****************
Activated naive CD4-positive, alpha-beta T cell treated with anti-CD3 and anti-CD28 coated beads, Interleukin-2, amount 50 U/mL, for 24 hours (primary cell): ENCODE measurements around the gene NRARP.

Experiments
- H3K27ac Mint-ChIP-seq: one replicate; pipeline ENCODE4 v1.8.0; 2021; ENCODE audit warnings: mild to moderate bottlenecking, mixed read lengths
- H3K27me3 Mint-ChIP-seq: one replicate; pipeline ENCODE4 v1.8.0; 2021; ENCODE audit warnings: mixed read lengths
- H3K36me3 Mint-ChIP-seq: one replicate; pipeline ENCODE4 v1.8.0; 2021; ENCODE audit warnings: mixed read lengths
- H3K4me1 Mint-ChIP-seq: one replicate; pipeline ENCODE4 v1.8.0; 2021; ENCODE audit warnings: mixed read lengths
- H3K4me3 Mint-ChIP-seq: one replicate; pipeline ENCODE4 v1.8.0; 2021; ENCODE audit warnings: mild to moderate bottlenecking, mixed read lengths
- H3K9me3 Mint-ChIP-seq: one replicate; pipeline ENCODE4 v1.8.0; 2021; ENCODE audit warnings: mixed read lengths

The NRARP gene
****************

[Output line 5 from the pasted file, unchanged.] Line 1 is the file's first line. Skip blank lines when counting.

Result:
- H3K36me3 Mint-ChIP-seq: one replicate; pipeline ENCODE4 v1.8.0; 2021; ENCODE audit warnings: mixed read lengths